Was he staring at his targets or was he not staring at his targets? That's just the latest debate that's now surrounding Dwayne Haskins.
In Washington's two-touchdown loss to Cleveland on Sunday, Haskins tossed three interceptions, each more disappointing than the one before it. And to some, the reason for those turnovers was clear: The quarterback locked in to whom he was throwing to, which made it easy for the Browns defenders to step in front of his passes.
That's how Ron Rivera saw it, he told the media on Monday after reviewing the tape. That's also how ex-QB Jason Campbell saw it, he explained on NBC Sports Washington's Postgame Live.
Haskins himself, on the other hand, denied that line of thinking in his own Sunday presser.
Whether he did or not in those particular instances, giving away reads by being too obvious with the eyes is a typical mistake for young passers in the NFL. And as it turns out, it's one that Thomas Davis warned Haskins about back in Ashburn at training camp.
Check out this conversation the experienced (and then-mic'd up) linebacker had with No. 7, as captured by Mitch Tischler:
"On that little crossing route that I got, I was ready to try and jump it," Davis informed a coach on the sideline following a rep against Haskins and the offense. "I'm sitting there waiting, like, 'He's not about to throw this ball.' And I thought about jumping it, but I'm like, 'If I jump this and then we collide, he's going to be hurt.'"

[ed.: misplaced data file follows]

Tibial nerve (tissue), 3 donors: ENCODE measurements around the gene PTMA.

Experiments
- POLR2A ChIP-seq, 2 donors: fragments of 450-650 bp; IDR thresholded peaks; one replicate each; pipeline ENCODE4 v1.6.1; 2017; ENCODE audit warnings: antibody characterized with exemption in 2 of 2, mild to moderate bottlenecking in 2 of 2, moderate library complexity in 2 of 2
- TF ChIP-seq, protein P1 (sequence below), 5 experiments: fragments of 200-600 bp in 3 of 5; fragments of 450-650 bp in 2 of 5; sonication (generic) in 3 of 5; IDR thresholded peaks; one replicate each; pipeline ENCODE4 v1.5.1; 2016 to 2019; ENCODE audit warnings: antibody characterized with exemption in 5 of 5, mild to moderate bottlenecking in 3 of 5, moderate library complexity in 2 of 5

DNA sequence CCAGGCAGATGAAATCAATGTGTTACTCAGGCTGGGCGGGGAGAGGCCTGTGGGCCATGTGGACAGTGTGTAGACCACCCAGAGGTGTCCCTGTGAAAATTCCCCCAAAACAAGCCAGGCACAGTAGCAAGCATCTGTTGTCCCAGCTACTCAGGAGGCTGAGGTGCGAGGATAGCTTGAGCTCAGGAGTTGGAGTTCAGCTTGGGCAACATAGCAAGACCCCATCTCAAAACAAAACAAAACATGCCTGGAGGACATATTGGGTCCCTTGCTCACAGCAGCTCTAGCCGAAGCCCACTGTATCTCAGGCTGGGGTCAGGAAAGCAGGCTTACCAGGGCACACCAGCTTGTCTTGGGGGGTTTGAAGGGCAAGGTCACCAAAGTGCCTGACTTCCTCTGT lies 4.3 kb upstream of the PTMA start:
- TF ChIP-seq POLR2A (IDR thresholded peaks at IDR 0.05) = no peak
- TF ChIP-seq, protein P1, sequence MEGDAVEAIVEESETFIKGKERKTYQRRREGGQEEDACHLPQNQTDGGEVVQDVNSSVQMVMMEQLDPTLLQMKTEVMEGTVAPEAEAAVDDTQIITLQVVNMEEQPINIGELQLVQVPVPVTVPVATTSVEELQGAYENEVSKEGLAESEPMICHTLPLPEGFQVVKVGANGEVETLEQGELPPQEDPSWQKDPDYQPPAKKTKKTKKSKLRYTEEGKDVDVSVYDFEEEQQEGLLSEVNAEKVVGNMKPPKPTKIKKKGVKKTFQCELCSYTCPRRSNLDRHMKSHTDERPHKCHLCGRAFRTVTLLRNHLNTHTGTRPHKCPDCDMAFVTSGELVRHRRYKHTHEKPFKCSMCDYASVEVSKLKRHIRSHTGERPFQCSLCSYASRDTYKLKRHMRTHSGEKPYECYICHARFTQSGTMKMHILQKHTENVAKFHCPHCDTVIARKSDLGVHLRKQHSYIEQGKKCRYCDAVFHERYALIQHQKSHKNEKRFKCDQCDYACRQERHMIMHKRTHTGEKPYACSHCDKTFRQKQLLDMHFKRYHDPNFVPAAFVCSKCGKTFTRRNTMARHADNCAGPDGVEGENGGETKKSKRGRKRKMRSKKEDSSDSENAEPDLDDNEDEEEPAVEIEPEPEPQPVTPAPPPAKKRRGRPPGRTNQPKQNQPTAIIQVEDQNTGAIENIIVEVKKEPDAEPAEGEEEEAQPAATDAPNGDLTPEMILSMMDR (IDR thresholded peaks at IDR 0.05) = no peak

"Hey, you better stop staring, because I'm putting bro to sleep on that route," Davis later told Haskins in a one-on-one exchange. "Don't throw that, because [the receiver] would've been asleep."
Now, one conversation about being better with his vision isn't going to be enough to completely correct that area for Haskins. So, even though the back-and-forth between Davis and Haskins happened in the summer, it's not like he was going to be perfect in the fall because of it.
However, if Haskins continues to struggle with the same errors such as this one, Ron Rivera isn't going to tolerate it. Patience with a developing signal caller can only last so long, after all, even for a franchise that's rebuilding like Washington is.